By Paul Simpson-Housley, Glen Norcliffe
In 1759, Voltaire in Candide said Canada as "quelques arpents de neige." For numerous centuries, the picture prevailed and was once the only most often utilized by poets, writers, and illustrators. Canada used to be perceived and portrayed as a chilly, not easy, and unforgiving land. this was once no longer a land for the fainthearted. Canada has yieled its wealth in simple terms reluctantly, whereas periodically threatening lifestyles itself with its screens of fury. gaining knowledge of its good looks and hidden assets calls for endurance and perseverance. a number of Acres of Snow is a colletion of 22 essays that discover, from the geographer's point of view, how poets, artists, and writers have addressed the actual essence of Canada, either panorama and cityscape. "Sense of position" is obviously serious within the works tested during this quantity. integrated one of the book's many topics are Hugh MacLennan, Gabrielle Roy, Lucius O'Brien, the artwork of the Inuit, Lawren Harris, Malcolm Lowry, C.W. Jefferys, L.M. Montgomery, Elizabeth Bishop, Marmaduke Matthews, Antonine Mailet, and the poetry of eastern Canadians.
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What better way to illustrate for the reader the full import of what Neil has just learned than to draw a panoramic word-picture of the entire nation, from coast to coast: He stopped at a corner to wait for a tram, and his eyes reached above the roofs to the sky. Stars were visible, and a quarter moon. The sun had rolled on beyond Nova Scotia into the west. Now it was setting over Montreal and sending the shadow of the mountain deep into the valleys of Sherbrooke Street and Peel; it was turning the frozen St.
They could leave behind the European and American settings they had grown up with and 20 A Few Acres of Snow walk the streets of Halifax or Montreal, the towns and villages of Quebec and Ontario; they could rest beside a northern lake or listen to the fog bells on a cold autumn morning by the Atlantic. If literary study is really the study of "a map, a geography of the mind . . the product of who and where we have been" (Atwood 1972, 19), then a study of MacLennan's writings is most certainly a way to discover the meaning of being Canadian.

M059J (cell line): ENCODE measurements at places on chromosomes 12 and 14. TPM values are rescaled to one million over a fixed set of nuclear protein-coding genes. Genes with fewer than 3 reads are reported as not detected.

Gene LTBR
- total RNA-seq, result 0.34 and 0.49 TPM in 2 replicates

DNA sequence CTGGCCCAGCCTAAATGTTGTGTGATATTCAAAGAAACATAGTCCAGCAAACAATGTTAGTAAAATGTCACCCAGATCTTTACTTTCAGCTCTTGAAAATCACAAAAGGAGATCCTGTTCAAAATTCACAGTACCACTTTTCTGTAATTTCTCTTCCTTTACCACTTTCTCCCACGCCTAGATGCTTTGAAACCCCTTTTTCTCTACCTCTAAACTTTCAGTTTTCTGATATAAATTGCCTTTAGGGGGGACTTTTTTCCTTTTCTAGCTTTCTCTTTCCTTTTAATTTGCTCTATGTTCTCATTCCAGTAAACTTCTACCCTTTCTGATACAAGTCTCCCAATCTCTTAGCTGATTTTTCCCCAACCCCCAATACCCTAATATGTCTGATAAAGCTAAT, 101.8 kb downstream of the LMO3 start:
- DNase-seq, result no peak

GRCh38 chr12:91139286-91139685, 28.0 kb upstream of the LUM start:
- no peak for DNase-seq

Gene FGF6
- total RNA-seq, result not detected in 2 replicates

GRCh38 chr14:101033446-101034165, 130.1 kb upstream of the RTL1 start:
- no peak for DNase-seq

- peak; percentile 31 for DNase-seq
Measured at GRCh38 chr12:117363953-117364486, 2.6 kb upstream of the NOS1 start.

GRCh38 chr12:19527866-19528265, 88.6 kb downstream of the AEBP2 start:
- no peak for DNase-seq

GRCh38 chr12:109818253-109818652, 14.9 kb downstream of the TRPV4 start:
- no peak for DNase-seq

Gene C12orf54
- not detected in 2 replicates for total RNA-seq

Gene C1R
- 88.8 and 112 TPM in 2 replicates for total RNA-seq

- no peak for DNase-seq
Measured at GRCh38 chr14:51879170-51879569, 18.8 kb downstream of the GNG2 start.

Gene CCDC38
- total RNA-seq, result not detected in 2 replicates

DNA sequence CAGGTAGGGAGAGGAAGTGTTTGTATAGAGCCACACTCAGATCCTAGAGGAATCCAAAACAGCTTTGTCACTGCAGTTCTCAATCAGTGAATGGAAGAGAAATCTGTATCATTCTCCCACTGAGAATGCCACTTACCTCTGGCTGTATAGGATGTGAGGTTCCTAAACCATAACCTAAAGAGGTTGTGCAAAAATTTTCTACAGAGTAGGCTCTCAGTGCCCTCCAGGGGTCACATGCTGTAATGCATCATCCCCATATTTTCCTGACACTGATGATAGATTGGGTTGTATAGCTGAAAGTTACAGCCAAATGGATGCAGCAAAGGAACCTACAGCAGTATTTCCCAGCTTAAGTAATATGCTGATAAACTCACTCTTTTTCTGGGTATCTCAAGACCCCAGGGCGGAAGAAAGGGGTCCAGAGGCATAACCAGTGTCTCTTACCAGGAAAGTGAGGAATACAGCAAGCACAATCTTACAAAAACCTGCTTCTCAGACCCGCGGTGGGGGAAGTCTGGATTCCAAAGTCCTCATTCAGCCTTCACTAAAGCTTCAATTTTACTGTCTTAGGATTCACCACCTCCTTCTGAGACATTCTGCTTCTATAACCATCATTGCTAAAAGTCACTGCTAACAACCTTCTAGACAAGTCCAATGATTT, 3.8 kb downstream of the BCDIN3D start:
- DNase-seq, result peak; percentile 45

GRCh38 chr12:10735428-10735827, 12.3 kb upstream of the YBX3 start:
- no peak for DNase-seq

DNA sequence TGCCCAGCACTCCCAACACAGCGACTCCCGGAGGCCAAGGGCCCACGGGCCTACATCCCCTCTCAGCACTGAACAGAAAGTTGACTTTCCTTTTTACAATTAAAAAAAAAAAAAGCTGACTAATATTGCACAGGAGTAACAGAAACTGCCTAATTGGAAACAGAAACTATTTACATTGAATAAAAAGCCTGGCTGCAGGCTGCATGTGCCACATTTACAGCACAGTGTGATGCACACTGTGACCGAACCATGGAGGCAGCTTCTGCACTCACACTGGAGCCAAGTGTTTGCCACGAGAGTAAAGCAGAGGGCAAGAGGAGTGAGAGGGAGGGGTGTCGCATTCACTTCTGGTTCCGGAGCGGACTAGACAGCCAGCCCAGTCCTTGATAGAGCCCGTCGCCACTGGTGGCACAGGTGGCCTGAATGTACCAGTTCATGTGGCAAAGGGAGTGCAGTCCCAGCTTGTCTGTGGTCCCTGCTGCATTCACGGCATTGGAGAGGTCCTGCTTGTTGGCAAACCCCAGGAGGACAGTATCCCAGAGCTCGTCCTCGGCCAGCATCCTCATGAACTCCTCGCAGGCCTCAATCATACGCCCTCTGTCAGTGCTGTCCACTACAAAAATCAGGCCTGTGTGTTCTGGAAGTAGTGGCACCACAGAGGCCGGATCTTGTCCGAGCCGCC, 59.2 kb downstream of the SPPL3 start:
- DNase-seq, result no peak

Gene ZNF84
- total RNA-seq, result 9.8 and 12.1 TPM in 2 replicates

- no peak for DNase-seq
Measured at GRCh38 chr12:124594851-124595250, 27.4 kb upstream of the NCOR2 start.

Morang's The Makers of Canada. This was followed by a commission to illustrate two series of American history, The Chronicles of America and The Pageant of America. But his major concern was with Canadian history. In the 1920s, he collaborated with historian George M. Wrong in producing historical texts sponsored by the Ontario and Manitoba departments of Education and published by Ryerson. The publisher's foreword to the 1929 edition of Wrong's The Story of Canada asserts the central mission of the volume, so redolent of current pedagogic concerns: There is something radically wrong when so many students in our schools dislike Canadian history.
A Few Acres of Snow by Paul Simpson-Housley, Glen Norcliffe